“For a long time now, I have believed that industry & agriculture are natural partners & that they should begin to recognize & practice their partnership. Each of them is suffering from ailments which the other can cure. Agriculture needs a wider & steadier market; industrial workers need more steadier jobs. Can each be made to supply what the other needs? I think so. The link between is Chemistry. In the vicinity of Dearborn we are farming twenty thousand acres for everything from sunflowers to soy beans. We pass the crops through our laboratory to learn how they may be used in the manufacture of motor cars &, thus provide an industrial market for the farmers' products."
Source: Ford News, p.49, March 1933
When you go out to buy a shiny new Ford, you may be thinking about fuel efficiency, but you probably are not thinking about what the foam in your seat is made out of.
Luckily, Dr. Deborah Mielewski is. She is the senior technical leader of the plastics research group at Ford Motor Company Research. Carrying on in the same vein as the company’s founder (see side panel), Mielewski has successfully researched, developed and implemented a number of innovative materials made from a wide variety of agricultural and recycled products.
From soybeans in your seat to wheat straw in your storage bins to coconut fiber in your trunk liner to rice husks in your car’s electrical assembly—there is no shortage of ideas her team is working on.
Mielewski has Ph.D. in Chemical Engineering from the University of Michigan in Ann Arbor and has been working at Ford for 28 years.
She first brought her ideas to the executives at Ford in 2001 (and got immediate support from Bill Ford, then CEO and Henry Ford’s great- grandson), but it took until the price of oil started to rise to gain traction broadly both within and outside the company. Today, Ford has a sustainability vision that states that “recycled or renewable materials will be selected whenever technically and economically feasible.” Ford also makes it clear that renewable resources should not compete with the food supply—addressing a common concern surrounding the growth of biobased feedstocks. Many of the materials are waste or byproducts of the food industry like rice and oat hulls.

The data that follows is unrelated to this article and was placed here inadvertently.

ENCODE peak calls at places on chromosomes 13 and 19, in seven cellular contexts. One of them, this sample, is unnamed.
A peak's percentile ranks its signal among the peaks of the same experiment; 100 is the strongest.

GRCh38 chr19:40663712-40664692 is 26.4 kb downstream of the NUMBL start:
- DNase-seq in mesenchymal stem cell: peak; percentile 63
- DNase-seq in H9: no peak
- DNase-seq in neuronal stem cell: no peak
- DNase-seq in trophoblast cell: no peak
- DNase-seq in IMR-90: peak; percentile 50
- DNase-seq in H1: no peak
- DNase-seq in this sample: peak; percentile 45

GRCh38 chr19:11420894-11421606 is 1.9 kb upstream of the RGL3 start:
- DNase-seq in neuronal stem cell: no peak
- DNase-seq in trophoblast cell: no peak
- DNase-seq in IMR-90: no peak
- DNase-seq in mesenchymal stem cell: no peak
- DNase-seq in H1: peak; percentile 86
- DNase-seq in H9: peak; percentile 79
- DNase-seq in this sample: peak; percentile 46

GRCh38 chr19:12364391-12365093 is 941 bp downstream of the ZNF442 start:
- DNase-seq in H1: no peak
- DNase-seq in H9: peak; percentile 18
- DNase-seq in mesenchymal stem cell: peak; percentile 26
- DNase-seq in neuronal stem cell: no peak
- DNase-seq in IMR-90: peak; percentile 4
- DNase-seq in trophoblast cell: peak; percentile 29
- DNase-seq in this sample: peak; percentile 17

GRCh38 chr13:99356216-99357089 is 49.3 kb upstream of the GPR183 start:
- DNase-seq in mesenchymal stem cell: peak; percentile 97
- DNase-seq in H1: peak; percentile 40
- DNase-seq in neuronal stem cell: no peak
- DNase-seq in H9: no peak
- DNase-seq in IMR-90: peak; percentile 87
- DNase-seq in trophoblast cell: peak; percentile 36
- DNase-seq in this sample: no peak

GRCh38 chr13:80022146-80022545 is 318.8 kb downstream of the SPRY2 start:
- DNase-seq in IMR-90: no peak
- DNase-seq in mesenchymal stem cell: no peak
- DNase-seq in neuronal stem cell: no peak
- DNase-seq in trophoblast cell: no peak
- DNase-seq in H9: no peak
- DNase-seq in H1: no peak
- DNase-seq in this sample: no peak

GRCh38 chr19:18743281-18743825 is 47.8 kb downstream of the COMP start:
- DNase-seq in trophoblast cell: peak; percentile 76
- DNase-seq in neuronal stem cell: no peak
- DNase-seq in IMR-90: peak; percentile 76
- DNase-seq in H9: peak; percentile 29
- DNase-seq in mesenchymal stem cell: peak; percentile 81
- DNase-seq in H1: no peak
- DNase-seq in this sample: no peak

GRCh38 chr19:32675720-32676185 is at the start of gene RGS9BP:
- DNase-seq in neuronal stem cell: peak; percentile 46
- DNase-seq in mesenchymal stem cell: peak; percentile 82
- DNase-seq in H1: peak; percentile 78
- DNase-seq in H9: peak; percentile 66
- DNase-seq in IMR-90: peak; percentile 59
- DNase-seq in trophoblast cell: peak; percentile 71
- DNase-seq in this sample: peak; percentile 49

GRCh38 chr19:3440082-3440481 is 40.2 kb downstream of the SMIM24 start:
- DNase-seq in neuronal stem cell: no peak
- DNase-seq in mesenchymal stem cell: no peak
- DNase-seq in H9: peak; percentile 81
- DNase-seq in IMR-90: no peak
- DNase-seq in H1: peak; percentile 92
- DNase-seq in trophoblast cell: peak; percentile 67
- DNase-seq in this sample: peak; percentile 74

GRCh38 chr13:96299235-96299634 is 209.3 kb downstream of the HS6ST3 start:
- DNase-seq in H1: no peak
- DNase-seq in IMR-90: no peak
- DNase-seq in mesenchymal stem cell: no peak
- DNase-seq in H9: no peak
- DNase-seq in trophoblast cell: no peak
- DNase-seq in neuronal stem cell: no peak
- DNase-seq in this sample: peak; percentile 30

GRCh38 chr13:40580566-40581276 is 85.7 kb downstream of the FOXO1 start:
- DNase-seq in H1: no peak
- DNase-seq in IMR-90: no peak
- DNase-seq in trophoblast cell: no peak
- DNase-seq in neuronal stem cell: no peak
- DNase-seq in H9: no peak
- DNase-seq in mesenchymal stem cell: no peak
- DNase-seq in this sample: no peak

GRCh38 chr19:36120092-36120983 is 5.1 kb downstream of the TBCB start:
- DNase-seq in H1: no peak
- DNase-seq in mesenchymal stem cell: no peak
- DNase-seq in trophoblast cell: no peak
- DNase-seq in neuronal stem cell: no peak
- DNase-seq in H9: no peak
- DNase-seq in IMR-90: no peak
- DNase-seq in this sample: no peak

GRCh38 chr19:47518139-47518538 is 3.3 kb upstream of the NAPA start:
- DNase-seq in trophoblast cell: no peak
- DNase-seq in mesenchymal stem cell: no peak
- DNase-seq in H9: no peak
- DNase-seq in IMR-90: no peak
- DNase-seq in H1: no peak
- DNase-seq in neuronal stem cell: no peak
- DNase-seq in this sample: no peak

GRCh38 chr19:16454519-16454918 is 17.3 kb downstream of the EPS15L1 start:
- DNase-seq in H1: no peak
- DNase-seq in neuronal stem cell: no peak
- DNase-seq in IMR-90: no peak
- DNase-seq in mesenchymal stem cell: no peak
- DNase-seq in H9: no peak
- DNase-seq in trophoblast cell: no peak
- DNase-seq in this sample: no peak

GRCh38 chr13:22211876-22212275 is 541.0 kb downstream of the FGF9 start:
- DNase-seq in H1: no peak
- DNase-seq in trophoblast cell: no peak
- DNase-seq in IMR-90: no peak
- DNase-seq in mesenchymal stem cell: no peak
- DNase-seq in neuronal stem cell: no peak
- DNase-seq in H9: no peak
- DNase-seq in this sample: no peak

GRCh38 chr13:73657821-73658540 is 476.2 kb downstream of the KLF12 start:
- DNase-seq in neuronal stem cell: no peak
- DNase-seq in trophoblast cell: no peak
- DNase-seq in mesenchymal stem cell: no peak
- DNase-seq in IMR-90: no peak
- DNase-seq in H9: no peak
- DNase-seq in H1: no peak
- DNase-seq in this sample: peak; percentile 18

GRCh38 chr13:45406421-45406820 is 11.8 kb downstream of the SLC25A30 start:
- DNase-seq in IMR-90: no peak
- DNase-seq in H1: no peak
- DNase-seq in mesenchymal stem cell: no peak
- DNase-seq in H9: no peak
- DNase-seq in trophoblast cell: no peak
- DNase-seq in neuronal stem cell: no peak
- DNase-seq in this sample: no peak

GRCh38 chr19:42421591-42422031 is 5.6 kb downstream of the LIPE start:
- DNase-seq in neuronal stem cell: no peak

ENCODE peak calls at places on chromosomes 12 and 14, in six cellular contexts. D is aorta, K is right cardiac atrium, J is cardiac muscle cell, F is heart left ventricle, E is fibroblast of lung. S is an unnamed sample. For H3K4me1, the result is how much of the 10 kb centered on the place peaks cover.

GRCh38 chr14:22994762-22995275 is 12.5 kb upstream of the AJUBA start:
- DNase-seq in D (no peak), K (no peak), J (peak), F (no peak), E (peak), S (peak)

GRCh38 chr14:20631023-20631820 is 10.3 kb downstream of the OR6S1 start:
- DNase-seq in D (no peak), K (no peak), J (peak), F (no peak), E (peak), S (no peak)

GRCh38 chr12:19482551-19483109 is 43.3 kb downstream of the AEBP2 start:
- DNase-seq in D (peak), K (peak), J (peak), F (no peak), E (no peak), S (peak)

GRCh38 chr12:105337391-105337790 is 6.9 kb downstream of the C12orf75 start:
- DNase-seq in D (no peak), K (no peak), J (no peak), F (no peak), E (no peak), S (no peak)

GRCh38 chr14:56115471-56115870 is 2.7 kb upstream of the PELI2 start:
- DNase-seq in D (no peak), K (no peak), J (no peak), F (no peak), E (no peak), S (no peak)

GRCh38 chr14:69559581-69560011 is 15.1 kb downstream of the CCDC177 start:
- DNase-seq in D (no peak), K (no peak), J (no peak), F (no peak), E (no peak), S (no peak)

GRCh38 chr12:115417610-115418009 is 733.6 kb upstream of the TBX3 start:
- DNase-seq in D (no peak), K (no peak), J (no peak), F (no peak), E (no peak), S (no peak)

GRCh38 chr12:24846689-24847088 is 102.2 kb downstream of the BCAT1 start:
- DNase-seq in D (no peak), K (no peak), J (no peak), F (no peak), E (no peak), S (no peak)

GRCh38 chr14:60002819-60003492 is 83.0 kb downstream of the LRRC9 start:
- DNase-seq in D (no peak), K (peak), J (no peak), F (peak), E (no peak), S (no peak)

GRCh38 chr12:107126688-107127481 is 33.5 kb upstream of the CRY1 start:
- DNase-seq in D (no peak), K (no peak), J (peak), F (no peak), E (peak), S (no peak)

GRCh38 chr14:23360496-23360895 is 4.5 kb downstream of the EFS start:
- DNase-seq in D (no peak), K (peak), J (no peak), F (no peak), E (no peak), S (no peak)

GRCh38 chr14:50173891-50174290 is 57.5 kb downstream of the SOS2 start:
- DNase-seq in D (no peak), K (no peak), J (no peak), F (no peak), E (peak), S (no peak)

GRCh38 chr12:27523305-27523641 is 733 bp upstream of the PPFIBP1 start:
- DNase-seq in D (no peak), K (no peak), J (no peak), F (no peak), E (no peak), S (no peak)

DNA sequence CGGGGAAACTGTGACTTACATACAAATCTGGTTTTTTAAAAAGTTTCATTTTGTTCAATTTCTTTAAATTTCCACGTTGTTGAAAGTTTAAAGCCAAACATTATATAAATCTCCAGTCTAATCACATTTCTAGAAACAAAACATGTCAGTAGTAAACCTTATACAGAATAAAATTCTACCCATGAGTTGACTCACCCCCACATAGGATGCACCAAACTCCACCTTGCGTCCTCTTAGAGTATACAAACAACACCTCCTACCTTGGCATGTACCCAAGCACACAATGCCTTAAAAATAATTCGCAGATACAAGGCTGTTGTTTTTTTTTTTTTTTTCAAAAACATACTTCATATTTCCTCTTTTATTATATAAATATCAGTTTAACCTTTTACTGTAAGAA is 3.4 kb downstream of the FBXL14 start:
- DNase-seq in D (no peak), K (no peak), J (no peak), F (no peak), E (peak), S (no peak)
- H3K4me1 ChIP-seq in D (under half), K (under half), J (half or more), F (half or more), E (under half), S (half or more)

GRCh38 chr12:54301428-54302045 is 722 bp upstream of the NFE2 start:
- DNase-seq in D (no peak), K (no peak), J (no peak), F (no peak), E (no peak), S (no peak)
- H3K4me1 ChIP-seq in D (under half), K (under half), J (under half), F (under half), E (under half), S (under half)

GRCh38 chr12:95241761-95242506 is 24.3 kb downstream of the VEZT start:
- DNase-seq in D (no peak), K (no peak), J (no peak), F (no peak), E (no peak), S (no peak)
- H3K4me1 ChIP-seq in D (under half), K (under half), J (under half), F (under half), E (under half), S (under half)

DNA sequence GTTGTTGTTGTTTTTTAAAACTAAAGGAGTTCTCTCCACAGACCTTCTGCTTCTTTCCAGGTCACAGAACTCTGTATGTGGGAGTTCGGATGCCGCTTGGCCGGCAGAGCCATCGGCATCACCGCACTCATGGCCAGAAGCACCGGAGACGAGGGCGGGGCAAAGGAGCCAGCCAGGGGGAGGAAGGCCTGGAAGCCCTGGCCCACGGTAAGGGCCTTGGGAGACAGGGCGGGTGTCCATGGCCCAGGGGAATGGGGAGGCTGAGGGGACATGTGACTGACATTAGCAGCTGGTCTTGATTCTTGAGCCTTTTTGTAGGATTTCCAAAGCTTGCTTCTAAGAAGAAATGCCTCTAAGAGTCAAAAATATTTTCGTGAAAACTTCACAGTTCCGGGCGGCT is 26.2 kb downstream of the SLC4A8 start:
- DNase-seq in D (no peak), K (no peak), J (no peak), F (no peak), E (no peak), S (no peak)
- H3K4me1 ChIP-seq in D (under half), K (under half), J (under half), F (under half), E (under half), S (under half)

So far, many bio-based products have passed the test of being technically and economically equivalent (or better) for a number of different applications on vehicles. The average vehicle contains 17-19% by weight plastics, textiles and natural materials. The use of plastics has been driven by the desire to decrease the overall weight of the vehicle in order to increase fuel economy. It is in this area Mielewski and her team have been hard at work innovating.
The average Ford vehicle today uses 20-40 pounds of renewable materials. Examples include:
Deborah Mielewski will be a keynote speaker at the 19th Annual Green Chemistry and Engineering Conference in Bethesda, Md. this July 14-16.
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